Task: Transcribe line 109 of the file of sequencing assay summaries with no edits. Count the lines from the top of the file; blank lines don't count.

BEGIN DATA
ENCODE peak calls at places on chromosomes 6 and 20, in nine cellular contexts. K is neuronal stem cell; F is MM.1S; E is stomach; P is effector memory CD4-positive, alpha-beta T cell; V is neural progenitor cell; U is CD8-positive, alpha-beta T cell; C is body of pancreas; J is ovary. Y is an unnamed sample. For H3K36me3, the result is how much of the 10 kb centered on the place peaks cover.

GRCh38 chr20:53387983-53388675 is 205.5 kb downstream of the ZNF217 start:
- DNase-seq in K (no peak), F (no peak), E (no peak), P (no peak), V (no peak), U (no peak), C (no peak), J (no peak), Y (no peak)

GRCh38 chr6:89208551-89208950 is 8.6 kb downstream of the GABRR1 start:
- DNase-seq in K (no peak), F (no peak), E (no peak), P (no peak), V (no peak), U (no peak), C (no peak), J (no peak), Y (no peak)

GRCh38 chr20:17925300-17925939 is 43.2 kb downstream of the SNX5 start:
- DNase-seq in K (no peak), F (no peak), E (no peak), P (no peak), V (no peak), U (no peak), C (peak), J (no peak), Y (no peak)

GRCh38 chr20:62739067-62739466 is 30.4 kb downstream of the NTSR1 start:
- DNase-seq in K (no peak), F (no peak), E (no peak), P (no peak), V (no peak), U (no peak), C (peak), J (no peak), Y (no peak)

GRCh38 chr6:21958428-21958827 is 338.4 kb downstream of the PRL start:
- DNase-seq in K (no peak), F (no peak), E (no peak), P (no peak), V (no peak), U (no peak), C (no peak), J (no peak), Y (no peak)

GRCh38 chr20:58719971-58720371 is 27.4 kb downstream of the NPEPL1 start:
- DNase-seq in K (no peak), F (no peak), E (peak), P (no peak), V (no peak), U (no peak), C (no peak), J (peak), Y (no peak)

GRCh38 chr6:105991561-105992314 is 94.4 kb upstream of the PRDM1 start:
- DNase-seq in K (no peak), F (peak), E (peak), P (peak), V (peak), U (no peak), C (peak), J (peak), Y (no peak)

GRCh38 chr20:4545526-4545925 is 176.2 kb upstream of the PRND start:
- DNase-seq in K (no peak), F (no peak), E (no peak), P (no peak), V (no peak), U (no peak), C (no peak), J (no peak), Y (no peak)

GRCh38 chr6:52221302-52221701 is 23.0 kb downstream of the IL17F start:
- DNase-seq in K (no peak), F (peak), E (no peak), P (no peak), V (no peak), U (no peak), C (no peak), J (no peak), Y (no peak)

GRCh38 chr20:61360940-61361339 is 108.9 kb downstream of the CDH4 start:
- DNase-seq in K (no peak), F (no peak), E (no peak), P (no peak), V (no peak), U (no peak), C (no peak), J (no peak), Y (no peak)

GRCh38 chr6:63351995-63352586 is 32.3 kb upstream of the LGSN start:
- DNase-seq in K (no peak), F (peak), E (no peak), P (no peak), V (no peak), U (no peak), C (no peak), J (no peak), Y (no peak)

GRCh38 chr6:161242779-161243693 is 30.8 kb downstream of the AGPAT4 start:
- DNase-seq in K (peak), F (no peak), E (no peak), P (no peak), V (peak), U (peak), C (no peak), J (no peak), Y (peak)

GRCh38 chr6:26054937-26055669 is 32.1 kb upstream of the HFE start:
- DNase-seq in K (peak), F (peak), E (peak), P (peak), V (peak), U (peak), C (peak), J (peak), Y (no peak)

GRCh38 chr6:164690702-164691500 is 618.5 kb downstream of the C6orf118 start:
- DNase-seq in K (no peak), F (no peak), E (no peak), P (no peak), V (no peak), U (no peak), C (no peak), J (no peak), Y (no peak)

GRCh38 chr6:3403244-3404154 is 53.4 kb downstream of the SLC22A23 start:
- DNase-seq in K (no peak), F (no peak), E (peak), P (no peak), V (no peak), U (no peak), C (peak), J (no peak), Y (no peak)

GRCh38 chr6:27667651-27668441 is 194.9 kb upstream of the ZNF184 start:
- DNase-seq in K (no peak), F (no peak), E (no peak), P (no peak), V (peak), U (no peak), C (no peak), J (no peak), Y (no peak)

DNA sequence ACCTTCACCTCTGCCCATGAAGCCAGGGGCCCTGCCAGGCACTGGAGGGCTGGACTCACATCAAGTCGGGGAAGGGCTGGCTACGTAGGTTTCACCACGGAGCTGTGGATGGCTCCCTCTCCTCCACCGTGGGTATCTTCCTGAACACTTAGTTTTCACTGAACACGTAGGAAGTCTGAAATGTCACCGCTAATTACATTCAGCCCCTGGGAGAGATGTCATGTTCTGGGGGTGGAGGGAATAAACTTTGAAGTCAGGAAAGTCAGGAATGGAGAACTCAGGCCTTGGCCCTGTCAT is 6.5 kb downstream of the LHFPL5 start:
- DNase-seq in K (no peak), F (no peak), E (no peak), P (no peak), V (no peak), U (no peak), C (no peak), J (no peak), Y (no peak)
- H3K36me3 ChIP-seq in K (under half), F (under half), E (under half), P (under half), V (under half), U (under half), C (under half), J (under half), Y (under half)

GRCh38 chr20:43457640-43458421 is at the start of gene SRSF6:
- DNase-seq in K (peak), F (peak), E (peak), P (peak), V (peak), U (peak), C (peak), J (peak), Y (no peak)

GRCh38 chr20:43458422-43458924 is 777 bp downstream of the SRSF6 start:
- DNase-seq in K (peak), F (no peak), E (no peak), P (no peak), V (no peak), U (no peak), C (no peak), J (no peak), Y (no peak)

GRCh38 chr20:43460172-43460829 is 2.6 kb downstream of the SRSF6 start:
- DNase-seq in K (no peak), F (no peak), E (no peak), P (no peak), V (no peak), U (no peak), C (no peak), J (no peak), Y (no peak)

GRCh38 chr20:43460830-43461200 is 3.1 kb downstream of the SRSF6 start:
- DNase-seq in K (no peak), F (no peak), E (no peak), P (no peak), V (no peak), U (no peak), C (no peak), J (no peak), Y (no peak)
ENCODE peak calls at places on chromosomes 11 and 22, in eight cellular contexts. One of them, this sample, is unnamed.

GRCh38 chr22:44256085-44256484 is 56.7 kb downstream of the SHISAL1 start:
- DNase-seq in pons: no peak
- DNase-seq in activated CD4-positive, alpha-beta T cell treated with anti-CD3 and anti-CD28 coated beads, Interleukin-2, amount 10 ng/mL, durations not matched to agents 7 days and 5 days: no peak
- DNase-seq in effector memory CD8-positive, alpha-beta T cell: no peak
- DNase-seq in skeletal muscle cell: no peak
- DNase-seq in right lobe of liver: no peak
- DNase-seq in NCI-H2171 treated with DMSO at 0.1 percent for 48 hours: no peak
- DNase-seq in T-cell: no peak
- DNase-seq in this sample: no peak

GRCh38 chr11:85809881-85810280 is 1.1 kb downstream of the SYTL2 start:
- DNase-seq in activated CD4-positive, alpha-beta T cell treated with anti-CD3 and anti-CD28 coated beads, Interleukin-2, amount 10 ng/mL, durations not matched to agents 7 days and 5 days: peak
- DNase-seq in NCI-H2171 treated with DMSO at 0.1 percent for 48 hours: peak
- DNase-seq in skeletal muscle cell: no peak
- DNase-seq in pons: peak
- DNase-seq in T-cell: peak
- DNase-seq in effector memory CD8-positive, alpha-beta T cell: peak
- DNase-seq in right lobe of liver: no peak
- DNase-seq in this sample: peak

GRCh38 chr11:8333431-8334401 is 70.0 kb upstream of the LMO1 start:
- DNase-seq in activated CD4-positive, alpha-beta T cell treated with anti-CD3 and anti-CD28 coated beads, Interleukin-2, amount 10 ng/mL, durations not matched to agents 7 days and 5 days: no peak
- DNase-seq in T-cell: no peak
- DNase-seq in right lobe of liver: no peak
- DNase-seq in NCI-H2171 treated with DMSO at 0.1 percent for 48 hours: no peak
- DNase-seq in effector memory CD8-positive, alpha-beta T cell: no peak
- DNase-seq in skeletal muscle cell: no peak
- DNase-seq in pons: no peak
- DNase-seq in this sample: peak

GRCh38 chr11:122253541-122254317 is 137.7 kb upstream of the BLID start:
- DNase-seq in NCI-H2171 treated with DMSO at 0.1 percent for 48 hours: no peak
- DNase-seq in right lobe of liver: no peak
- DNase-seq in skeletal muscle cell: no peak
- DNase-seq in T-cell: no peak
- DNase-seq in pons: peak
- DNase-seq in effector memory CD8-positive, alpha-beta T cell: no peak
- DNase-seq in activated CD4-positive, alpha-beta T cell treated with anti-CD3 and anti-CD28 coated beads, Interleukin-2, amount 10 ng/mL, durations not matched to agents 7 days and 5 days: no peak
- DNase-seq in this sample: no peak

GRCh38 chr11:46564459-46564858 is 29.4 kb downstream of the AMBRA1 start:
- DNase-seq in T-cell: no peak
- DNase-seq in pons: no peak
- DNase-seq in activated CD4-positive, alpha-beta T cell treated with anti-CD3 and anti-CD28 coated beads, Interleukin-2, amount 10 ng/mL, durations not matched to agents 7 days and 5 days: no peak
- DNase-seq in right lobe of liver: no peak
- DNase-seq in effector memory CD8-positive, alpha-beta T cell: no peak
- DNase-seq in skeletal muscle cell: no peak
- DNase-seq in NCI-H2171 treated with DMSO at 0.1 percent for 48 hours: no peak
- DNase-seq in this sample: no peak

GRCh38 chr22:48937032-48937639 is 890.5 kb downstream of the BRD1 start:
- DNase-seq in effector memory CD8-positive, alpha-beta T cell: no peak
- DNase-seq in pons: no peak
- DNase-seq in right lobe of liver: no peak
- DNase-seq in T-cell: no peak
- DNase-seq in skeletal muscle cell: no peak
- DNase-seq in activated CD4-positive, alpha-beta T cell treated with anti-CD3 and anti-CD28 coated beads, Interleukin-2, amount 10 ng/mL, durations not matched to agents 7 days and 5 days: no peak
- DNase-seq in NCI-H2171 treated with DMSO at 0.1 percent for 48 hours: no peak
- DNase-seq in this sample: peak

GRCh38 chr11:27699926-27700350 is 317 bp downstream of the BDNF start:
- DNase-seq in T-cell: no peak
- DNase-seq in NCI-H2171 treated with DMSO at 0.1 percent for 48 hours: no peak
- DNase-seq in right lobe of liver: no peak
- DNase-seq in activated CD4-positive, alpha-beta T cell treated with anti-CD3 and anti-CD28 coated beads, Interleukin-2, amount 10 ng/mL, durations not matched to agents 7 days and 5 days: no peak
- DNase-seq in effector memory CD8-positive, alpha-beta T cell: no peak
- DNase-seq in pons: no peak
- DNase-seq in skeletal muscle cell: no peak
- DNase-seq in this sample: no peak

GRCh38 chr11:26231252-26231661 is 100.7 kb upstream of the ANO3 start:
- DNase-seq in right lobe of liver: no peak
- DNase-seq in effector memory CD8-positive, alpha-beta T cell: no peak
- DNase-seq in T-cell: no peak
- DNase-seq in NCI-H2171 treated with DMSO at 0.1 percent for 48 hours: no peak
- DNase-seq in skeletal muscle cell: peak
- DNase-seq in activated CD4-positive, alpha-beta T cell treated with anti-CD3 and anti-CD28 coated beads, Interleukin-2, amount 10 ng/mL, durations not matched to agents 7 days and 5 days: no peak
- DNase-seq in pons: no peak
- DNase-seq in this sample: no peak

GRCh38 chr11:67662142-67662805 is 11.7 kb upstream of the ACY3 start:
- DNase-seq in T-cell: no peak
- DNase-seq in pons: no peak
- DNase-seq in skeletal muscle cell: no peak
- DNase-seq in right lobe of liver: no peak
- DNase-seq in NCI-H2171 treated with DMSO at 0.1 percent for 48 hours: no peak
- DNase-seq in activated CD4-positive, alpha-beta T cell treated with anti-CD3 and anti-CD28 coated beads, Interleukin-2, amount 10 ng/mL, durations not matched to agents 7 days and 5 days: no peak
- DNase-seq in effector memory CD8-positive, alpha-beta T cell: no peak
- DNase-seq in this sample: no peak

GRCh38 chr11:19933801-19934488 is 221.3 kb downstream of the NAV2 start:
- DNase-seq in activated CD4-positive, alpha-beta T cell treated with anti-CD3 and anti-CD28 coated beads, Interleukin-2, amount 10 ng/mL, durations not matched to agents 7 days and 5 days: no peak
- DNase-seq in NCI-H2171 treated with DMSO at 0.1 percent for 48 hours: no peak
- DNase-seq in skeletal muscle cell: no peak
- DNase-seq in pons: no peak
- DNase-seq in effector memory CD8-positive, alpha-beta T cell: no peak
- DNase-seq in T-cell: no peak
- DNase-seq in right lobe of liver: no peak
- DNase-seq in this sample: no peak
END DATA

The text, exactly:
GRCh38 chr11:26231252-26231661 is 100.7 kb upstream of the ANO3 start: